Having fixed our location at two US airports, I was able to calculate the mileage and speed. We passed over the Valdez Pioneer Field Airport
(PAVD) at 2117 EDT (1717 AKDT) and came to Ted Stevens Anchorage International Airport
(PANC) at 2131 EDT (1731 AKDT). At a distance of 108.5 miles, it took us 14 minutes to fly from one to the other at a speed of 465 MPH / 748 KPH or 0.6 Mach.
It was 1758 JST / 0458 EDT on Friday when I passed the "Welcome to Japan" sign (in the article header). We exchanged our money and obtained our JR passes without issue, meeting Steven
in the process. He had graciously agreed to meet us at the airport so we could navigate the intricate and varied subway/train systems of Tokyo with a guide the first time. For the record, I had been up for twenty-two and a half hours at this point and was happy to get to Steven's apartment and to bed.
This is not to say I did not enjoy those initial train rides. From the airport we travelled by subway to Shinjuku Station
, where we transferred to the Odakyu Limited Express
to Machida Station
. Once there we took the Odakyu Electric Railway Odawara Line
where we finally left the train system via the south exit and took a taxi—our first of only two total trips by cab in Japan—to Steven's apartment. After some quick catching-up with Steven and Emma
, a needed night's sleep began. The excitement would have been unmanageable if it were not for my complete exhaustion.
We slept a little longer than anticipated but needed some amount of rest before beginning our week of walking. Heading out by 1030 JST, we planned to visit Tokyo Tower
, Minato City
and surrounding areas. Built into this day was the expectation of some navigational or communication troubles, but we ended up doing quite well I think for our first full day out alone.
Our morning walk from Steven's apartment in Sagamigaoka
to the Odakyu-Sagamihara Station was about fifteen minutes and took us past the local Three-F
convenience store, a school, numerous homes and local businesses and finally the Sagamihara business district. There you could find a Seven & I Holdings Co., Ltd.
department store (the same owners as 7-Eleven
, also present in Tokyo), pachinko
parlors, a great Ramen
noodle joint called Ramen Jiro
and much more. The walk to and from the station would become a daily routine for us.
We got to Tokyo Tower just before 1430 JST to find a long, but organized queue. There was a man with a large sign standing at the end to identify where people should join the queue and two staffing a gate before the ticket booth where only so many people would be permitted through to purchase tickets. Once inside the lobby doors, female staff members in bright blue uniforms guide you to the zigzag rope queue that leads you to the lifts to the main observation level at 492 feet / 150 metres. From there we would purchase tickets to the highest special observatory at 820 feet / 250 metres.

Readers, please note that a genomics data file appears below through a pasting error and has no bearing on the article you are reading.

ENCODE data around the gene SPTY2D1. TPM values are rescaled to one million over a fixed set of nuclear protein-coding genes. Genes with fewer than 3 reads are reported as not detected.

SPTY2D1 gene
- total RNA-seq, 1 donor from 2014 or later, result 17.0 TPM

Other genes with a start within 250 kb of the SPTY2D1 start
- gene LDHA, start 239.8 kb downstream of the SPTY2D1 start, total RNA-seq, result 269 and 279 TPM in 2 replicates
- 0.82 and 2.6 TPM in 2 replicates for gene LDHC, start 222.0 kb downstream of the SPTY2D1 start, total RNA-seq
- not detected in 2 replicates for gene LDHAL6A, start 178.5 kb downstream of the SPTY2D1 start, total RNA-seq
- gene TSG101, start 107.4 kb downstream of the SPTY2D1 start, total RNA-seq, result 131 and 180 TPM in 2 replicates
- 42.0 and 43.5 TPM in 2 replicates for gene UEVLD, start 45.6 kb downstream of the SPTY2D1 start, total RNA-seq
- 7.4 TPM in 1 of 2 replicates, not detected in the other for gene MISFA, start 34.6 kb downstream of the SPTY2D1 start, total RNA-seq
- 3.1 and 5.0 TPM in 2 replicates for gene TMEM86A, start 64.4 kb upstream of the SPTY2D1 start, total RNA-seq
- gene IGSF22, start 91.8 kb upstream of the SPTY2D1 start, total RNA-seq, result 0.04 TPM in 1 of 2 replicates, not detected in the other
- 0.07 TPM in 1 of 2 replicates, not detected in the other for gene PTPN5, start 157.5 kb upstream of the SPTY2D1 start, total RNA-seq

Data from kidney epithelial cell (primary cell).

Also down by the queue and entrance area were the tower's character mascots the Noppon Brothers
It turned out to be less clear than we thought, but the panoramas provided were still amazing. Situated in Shiba Park
, Minato, Tokyo Tower was constructed in 1958 and claims to be the world's largest self-supporting steel tower. It is obviously modeled after the Eiffel Tower
but at 1093 feet / 333 metres is 43 feet / 13 metres taller. An added bonus was the ability to walk the outdoor stairs of the tower from the main observation level to the roof of the main building and into a small amusement park at Foot Town
After eating a Japanese pasta dish at Pizza-La Express
and a quick walk through the neighboring Shiba Park, we moved into Minato City and explored the Zojo-ji temple
and Sangedatsu Gate
. Zojo-ji is a Buddhist
temple founded in 1590, but severely damaged and repaired following World War II
. We caught the end of a ceremony being performed by monks complete with chanting, bell ringing and incense.
On our way back to Steven's apartment, we made a detour at Shinjuku Station to walk around that popular area at night. We did not stay out too late for fear of missing the train home. It was a great first day packed with fun, learning experiences and 207 photographs.
Mount Sutro presents
The Japan Trip Series
[ Day One | Day Two | Day Three | Day Four | Day Five | Day Six ]
Photo Credit: David July